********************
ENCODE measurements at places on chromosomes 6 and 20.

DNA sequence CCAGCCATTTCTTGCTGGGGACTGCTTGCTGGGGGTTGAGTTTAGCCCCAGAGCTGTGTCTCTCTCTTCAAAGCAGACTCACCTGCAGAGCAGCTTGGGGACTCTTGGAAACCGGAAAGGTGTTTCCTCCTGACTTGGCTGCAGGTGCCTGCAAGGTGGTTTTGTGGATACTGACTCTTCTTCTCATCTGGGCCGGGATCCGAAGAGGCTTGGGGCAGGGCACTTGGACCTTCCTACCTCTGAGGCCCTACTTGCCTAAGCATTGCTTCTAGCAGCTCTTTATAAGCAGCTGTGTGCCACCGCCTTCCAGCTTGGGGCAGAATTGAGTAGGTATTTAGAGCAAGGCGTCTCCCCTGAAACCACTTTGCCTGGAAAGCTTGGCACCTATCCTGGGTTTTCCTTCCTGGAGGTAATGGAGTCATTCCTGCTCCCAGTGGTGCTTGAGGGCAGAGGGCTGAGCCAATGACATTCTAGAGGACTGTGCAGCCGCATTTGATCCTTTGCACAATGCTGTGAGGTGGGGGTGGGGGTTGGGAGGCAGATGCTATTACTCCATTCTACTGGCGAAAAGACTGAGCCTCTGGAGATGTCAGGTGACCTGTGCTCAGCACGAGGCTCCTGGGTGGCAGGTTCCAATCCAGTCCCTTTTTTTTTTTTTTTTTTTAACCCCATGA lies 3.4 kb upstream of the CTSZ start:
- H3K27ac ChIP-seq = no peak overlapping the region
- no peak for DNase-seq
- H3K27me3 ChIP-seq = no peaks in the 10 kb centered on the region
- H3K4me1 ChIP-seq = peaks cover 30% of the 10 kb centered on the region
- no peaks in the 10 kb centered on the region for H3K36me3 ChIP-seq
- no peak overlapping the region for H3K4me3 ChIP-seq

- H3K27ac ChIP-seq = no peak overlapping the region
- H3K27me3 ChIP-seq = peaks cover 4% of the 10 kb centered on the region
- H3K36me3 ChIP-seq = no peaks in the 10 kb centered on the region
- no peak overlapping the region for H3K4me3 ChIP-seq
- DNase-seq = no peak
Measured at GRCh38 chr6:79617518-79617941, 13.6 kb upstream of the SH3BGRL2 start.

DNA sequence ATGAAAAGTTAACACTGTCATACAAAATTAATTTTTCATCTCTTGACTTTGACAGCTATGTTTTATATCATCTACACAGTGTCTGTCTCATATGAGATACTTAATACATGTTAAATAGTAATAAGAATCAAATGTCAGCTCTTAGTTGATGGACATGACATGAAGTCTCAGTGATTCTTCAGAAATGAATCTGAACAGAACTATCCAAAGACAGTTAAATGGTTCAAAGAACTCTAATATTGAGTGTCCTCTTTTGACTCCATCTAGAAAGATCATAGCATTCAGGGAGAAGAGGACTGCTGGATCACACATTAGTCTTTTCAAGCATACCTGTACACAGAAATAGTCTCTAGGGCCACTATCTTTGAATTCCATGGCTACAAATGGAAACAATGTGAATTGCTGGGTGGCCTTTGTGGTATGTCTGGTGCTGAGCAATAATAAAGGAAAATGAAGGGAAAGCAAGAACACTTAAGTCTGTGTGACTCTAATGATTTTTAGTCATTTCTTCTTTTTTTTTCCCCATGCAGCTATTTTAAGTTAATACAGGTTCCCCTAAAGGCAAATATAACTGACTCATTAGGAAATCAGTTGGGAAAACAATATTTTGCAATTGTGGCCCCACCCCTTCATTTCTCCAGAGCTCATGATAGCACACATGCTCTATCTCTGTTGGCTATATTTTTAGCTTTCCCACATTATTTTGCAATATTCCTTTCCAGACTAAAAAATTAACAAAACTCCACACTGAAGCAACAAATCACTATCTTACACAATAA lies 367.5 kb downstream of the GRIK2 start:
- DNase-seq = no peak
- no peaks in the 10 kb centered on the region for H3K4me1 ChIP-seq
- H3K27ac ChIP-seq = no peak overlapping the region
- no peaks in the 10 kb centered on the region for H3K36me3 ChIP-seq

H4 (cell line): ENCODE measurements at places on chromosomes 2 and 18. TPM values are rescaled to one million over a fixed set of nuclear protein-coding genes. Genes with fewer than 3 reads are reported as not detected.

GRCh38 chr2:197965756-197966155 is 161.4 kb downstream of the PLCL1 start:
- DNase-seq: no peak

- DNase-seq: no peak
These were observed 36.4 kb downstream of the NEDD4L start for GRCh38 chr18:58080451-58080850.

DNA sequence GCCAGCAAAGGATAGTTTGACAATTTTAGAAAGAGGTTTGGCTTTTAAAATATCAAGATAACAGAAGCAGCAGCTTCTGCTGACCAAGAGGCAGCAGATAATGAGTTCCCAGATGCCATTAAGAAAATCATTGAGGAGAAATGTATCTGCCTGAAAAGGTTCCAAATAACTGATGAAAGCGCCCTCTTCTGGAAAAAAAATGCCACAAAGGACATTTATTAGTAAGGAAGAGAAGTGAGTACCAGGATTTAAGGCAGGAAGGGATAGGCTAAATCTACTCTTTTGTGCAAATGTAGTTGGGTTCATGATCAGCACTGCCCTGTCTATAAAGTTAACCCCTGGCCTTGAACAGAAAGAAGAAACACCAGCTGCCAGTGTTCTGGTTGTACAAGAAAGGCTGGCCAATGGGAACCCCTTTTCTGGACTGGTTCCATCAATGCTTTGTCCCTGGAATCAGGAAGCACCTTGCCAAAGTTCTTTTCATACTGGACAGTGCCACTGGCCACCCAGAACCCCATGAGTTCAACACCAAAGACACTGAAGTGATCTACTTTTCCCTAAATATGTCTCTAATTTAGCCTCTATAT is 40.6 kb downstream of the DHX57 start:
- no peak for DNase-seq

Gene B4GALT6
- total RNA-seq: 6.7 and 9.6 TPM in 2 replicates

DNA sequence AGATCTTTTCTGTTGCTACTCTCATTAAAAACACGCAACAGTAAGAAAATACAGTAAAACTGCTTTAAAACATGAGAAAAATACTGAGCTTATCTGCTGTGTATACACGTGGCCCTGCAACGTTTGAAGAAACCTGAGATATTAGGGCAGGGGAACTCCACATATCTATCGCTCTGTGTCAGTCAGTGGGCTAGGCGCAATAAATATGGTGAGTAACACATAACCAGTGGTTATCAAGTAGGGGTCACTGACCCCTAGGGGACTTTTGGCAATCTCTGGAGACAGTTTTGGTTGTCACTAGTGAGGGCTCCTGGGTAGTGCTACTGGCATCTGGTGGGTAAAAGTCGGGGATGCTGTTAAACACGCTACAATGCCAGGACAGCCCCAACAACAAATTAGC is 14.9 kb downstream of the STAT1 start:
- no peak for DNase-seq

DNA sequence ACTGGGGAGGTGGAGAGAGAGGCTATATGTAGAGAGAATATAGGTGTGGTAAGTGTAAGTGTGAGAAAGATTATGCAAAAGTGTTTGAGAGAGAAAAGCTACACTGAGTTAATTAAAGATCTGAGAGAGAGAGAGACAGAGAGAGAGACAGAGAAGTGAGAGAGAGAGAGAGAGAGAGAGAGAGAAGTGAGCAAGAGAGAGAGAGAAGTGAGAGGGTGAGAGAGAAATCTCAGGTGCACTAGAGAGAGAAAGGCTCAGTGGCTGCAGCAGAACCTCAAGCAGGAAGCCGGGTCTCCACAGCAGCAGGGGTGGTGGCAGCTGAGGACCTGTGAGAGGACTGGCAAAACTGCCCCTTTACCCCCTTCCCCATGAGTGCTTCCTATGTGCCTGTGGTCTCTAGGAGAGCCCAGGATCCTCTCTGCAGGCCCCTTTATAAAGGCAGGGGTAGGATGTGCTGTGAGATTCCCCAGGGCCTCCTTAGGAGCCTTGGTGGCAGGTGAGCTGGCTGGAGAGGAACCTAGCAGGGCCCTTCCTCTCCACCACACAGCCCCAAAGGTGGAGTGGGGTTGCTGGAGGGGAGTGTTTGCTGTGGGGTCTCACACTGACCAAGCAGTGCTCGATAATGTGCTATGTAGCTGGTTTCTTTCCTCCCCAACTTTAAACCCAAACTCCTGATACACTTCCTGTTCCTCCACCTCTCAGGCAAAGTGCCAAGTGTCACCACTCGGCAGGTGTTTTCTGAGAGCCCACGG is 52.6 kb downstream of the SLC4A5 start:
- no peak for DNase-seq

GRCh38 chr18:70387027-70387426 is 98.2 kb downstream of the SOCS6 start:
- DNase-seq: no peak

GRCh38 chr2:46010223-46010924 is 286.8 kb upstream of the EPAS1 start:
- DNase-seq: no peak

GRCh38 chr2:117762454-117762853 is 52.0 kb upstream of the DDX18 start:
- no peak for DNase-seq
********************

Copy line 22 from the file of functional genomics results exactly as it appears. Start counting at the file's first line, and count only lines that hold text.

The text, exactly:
- DNase-seq: no peak